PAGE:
How did India impact Jacques’s designs and business?
I would say there were three main ways. Firstly, the clients: Indian clients, specifically the Maharajas, gave the Cartiers some of their biggest commissions. Pieces like the Patiala necklace of almost 3,000 diamonds or the Maharaja of Kapurthala’s spectacular emerald turban ornament or the Maharaja of
Nawanagar’s incredibly rare coloured diamond necklace were truly extraordinary at the time and are legendary even today.
Secondly, the gems. My great grandfather would travel to India regularly to buy gemstones. India, being the gem-capital of the world, had some of the best gemstones available anywhere on the planet. Thanks to Jacques’ trips, Cartier soon gained a reputation as having some of the highest quality rubies, sapphires
and emeralds in the market.
Thirdly, and this was a by-product of Jacques’ trips rather than an
early motivation: the inspiration that Cartier would derive from India. The colours inspired Cartier’s Hindou jewels (later known as the Tutti Frutti jewels), while Indian carvings and motifs fed into designs on everything from tiaras to cigarette cases.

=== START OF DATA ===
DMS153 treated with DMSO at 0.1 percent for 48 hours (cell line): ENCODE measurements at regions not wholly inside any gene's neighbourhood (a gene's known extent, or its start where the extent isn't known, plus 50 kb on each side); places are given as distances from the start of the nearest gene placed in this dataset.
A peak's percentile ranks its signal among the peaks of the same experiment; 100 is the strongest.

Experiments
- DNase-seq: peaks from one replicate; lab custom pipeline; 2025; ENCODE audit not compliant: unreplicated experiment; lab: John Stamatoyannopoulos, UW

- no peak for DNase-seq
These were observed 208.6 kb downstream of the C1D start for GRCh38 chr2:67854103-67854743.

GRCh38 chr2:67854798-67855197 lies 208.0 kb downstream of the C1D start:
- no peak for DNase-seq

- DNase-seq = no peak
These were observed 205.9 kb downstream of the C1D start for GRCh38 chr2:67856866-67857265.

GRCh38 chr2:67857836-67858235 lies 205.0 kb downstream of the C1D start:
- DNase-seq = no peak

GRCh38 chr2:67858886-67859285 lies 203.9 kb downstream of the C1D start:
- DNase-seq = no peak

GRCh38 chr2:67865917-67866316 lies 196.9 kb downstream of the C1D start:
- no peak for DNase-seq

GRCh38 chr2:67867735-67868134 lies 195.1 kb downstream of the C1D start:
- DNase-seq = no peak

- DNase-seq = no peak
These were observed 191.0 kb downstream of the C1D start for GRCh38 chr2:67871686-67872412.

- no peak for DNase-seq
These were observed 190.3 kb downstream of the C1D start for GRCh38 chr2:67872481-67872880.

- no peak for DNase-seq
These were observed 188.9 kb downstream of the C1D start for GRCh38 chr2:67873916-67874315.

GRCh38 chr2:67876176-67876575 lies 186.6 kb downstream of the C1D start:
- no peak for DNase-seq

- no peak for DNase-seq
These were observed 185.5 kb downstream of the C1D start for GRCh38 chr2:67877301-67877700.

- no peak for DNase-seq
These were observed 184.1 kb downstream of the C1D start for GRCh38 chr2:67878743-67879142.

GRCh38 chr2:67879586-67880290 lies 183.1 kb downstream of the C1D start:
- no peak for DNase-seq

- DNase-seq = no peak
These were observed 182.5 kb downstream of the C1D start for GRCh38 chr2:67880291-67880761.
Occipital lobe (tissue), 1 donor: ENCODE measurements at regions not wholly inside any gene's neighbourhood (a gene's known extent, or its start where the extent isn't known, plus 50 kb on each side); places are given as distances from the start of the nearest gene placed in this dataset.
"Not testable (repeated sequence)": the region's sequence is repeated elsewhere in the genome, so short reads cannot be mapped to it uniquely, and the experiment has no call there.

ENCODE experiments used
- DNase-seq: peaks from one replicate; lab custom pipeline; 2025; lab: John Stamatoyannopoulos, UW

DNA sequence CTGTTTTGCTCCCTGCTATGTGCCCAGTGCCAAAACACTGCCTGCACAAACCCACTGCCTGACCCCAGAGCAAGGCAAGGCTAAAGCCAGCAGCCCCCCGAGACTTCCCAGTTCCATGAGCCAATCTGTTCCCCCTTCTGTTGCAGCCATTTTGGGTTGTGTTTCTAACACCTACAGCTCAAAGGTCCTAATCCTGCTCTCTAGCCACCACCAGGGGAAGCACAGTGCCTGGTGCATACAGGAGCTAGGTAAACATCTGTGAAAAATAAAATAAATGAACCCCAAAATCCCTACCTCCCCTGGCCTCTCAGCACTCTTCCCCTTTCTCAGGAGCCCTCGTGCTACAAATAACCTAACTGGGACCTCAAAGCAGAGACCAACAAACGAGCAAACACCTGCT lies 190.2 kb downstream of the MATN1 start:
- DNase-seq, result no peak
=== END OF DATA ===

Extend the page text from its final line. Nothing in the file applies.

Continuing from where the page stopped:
A Cartier art deco Tutti Frutti brooch inspired by Indian designs
A Cartier art deco Tutti Frutti brooch inspired by Indian designs
The Cartiers went through two world wars and the Great Depression. How did the company adapt to changing times?
In so many ways the fact that the Cartiers were pragmatic was key to their continued success and longevity. They were always innovating. In the depth of the 1930s depression, for example, Pierre Cartier started a $5 and $10 department in America. It didn’t make the firm big margins, but it did keep customers coming. When those clients had serious money to spend again, they would come back to the place they trusted and knew.
After the Second World War, when jewellery tax was a devastating 125 per cent in London, my grandfather Jean-Jacques Cartier concentrated on more practical items like watches. Before that, watches sold in London were made in France but as times changed, he changed the way things were done and started making watches in London at the Wright & Davies workshop in Farringdon. I am probably biased but I love the bespoke watch models produced in Cartier London during my grandfather’s period – from the JJC models, the Crash Watch,the Tank Oblique, the Maxi-Oval (one of which sold at Bonhams about a year ago for £60,000!), not to mention the incredibly rare Pebble watch and the experimental Double-strap.
How did the family decide to exit the business?
As with many family firms, it wasn’t a straightforward decision taken by one person. There were many people involved across multiple countries over a decade.
Sir Yadavinder Singh, wearing the Patiala necklace